We use cookies to provide you with a better experience. If you continue to use this site, we'll assume you're happy with this. Alternatively, click here to find out how to manage these cookies

hide cookie message
79,812 News Articles

House votes to strike down FCC net neutrality rules

Lawmakers pass a resolution of disapproval largely along party lines

The U.S. House of Representatives on Friday voted to kill network neutrality rules approved by the U.S. Federal Communications Commission in December, with majority Republicans arguing the regulations amounted to a government takeover of the Internet.

The House voted 240-179 largely along party lines to approve a resolution of disapproval that would roll back the FCC regulations. Two Republicans voted against the measure, while six Democrats voted for it.

The FCC's rules would prohibit wired broadband providers from selectively slowing or blocking Web content and applications.

Republicans argued the net neutrality rules aren't needed and would open the door to heavy-handed government regulation of the Internet. "Congress has not authorized the Federal Communications Commission to regulate the Internet," said Representative Greg Walden, an Oregon Republican and main sponsor of the bill. "If not challenged, the FCC's power grab would allow it to regulate any interstate communications service on barely more than a whim and without any additional input from Congress."

President Barack Obama has threatened to veto the legislation, should it pass through the Democratic-controlled Senate. The FCC, in crafting net neutrality rules, sought input from groups on "all sides" of the issue, the White House Office of Management and Budget (OMB) said in a position statement this week.

"The Federal Communications Commission's rule reflected a constructive effort to build a consensus around what safeguards and protections were reasonable and necessary to ensure that the Internet continues to attract investment and to spur innovation," the OMB said this week. "Disapproval of the rule would threaten those values and raise questions as to whether innovation on the Internet will be allowed to flourish, consumers will be protected from abuses, and the democratic spirit of the Internet will remain intact."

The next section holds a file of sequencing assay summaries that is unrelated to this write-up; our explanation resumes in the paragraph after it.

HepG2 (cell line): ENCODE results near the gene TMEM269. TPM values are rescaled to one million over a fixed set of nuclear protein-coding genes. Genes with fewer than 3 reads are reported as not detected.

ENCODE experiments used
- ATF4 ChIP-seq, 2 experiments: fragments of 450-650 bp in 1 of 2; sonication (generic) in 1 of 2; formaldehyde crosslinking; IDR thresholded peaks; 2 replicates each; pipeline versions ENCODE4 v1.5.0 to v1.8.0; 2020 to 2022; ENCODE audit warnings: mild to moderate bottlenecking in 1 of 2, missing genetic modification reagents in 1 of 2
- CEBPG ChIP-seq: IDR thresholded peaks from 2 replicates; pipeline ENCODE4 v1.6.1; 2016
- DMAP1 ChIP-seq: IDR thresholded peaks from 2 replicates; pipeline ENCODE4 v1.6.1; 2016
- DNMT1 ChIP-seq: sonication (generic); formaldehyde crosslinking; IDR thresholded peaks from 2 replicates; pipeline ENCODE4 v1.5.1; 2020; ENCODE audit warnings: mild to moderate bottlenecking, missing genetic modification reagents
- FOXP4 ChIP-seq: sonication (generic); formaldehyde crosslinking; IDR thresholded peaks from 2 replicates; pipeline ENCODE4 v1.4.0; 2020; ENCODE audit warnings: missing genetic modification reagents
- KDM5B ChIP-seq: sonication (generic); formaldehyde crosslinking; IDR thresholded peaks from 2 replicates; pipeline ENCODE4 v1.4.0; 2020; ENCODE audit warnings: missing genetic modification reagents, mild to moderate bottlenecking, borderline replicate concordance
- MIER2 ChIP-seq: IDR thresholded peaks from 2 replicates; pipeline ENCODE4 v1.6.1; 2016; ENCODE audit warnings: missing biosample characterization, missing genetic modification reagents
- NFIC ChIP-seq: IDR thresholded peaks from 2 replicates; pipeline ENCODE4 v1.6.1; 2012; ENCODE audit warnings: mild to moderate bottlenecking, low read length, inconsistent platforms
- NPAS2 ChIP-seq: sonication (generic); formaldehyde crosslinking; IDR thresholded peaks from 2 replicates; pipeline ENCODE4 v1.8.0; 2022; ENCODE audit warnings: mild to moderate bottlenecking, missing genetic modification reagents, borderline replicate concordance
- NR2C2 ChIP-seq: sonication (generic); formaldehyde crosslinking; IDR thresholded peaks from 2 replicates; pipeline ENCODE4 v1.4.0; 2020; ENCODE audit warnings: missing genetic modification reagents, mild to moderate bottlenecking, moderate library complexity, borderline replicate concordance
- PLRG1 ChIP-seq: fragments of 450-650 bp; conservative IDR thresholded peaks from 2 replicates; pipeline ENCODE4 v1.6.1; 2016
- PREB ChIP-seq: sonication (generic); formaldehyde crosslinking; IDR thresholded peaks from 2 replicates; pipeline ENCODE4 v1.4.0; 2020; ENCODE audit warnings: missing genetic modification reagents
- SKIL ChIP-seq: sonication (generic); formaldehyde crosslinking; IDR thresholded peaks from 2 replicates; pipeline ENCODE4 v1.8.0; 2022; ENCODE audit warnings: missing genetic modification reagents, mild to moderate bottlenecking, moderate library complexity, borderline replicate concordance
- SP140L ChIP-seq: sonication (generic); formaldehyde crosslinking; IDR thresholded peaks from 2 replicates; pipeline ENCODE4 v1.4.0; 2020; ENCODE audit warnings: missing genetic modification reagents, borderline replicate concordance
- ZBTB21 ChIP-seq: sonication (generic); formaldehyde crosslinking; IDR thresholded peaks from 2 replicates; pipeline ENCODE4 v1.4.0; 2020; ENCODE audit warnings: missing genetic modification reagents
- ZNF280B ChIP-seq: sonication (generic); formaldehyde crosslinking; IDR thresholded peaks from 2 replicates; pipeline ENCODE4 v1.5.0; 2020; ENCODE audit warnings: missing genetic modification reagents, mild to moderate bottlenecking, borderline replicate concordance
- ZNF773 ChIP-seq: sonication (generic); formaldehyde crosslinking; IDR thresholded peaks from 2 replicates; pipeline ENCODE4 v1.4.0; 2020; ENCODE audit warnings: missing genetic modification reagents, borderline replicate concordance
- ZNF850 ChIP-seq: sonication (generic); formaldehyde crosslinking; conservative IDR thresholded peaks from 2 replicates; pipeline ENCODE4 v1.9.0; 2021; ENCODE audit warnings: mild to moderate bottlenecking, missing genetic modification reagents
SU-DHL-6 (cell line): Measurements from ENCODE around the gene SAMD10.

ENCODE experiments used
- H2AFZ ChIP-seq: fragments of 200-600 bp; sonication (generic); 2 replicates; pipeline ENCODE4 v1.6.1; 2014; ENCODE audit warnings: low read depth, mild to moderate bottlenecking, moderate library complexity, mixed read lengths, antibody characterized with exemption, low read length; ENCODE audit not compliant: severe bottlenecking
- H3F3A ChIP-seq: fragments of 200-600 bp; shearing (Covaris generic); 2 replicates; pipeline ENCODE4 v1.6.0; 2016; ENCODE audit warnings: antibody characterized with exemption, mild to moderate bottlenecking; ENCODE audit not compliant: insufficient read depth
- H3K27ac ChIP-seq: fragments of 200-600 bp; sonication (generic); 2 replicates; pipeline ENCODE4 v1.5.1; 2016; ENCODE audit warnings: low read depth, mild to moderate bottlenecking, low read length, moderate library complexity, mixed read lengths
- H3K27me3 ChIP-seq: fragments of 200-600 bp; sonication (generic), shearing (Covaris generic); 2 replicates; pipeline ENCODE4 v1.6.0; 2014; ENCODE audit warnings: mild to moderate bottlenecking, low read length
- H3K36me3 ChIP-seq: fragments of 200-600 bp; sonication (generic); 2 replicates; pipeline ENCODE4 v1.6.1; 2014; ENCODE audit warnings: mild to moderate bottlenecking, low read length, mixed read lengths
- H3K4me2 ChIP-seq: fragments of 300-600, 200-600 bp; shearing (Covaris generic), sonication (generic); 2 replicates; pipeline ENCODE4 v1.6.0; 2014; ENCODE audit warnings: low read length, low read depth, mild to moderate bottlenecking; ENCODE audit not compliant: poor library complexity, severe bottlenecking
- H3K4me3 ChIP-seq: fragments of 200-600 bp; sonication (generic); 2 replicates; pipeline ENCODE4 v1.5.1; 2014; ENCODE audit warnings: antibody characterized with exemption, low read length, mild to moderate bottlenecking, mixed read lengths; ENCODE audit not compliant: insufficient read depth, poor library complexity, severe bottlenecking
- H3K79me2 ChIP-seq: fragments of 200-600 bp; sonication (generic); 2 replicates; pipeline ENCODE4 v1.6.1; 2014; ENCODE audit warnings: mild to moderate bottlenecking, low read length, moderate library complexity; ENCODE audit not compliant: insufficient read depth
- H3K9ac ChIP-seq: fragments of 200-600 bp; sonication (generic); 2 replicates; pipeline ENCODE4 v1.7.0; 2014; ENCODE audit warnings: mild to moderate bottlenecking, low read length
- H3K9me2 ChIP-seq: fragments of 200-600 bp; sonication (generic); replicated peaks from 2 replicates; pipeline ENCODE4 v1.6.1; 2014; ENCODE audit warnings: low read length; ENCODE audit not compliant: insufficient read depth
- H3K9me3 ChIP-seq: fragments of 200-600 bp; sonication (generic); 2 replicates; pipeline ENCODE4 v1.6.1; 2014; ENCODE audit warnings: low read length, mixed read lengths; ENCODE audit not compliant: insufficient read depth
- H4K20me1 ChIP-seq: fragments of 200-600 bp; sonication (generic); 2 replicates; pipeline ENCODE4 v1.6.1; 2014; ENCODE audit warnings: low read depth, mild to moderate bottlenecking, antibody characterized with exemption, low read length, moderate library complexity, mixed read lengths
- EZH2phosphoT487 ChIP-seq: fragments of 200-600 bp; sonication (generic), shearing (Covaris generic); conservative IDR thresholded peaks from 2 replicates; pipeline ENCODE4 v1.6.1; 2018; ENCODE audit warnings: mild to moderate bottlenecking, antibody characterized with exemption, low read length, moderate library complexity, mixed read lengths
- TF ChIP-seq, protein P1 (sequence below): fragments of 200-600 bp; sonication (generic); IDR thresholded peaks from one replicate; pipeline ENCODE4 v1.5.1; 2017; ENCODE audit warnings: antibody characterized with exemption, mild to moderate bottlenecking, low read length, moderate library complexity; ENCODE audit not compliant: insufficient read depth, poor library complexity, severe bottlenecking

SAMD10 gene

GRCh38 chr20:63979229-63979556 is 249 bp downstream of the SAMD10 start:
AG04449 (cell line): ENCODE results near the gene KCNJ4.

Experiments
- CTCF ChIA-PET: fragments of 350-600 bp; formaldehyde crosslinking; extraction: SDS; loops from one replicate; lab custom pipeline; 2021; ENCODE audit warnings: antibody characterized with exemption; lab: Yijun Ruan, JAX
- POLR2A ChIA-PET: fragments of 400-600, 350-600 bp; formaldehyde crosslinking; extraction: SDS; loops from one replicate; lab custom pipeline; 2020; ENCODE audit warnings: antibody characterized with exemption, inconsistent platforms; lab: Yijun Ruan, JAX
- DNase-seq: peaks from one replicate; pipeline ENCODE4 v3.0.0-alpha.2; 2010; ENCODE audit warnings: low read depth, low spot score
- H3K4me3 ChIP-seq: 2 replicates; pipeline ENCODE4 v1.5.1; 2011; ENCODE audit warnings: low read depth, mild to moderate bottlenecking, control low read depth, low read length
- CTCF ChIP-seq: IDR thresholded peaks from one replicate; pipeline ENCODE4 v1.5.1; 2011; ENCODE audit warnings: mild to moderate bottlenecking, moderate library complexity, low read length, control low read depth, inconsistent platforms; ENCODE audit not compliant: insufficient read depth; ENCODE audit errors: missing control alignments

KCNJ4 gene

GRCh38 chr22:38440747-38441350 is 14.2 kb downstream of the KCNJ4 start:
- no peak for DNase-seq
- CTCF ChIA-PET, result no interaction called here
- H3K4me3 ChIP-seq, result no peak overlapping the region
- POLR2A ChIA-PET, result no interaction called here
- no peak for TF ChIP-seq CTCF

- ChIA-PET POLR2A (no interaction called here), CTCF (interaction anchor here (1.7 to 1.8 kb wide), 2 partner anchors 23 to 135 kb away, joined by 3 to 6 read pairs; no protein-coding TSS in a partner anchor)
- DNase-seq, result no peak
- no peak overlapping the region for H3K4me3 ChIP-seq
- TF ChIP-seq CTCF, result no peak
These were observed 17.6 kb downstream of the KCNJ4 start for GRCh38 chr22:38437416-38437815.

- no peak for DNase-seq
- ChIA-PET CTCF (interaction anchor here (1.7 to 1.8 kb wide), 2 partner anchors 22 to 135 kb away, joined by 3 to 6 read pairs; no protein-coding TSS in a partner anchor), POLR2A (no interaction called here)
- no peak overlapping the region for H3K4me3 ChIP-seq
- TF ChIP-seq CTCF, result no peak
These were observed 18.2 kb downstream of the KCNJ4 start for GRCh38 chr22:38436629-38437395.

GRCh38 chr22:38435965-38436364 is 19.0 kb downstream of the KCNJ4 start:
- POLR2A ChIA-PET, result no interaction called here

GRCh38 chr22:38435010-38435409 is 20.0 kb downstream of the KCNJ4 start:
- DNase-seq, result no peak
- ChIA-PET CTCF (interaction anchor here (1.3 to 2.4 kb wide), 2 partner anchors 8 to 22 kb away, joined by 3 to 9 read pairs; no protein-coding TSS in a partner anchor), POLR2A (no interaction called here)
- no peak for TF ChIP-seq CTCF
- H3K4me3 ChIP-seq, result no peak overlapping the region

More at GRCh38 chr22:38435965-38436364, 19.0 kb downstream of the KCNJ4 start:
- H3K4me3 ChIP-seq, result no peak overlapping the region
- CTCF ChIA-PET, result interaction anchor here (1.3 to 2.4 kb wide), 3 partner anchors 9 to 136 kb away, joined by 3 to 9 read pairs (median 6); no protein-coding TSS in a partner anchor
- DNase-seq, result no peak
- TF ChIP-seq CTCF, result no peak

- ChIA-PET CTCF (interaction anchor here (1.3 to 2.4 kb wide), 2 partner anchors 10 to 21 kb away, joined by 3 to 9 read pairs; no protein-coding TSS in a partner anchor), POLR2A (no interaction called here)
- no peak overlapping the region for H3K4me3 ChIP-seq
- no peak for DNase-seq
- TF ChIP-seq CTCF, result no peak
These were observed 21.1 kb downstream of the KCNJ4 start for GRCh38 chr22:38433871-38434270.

Some House Democrats questioned why lawmakers were devoting time to the net neutrality issue when the U.S. government faces a shutdown Saturday if Republicans and Democrats can't come to agreement on the federal budget. Democrats also argued the bill would allow broadband providers to block any Web traffic.

"At such a moment of grave threat to our economic health, what are we doing on the floor today?" said Representative Henry Waxman, a California Democrat. "The Republican leadership insists on bringing to the floor a bill that will end the Internet as we know it and threaten the jobs, investment and prosperity the Internet has brought to America. This is an outrageous sense of priorities and policies."

The FCC's net neutrality, or open Internet rules, have widespread support from consumer groups and Web-based companies, said Representative Anna Eshoo, a California Democrat. AT&T and Comcast have opposed the bill, Democrats argued.

But the FCC's actions will hurt the Internet, one of the few bright spots in the U.S. economy, Republicans argued.

"We're here to put the brakes on runaway bureaucracy," said Representative Fred Upton, a Michigan Republican. "The FCC has overstepped its authority and is attempting to seize control of one of the nation's technological success stories."

Grant Gross covers technology and telecom policy in the U.S. government for The IDG News Service. Follow Grant on Twitter at GrantGross. Grant's e-mail address is grant_gross@idg.com.


IDG UK Sites

Samsung Gear S (Solo) curved-screen smartwatch confirmed: release date, price and specs UK

IDG UK Sites

Nostalgia time: Top 10 best selling mobile phones in history

IDG UK Sites

How Ford designs next-generation cars at its Melbourne Design Centre

IDG UK Sites

Apple 15-inch MacBook Pro with Retina review and the mystery of the processor benchmarks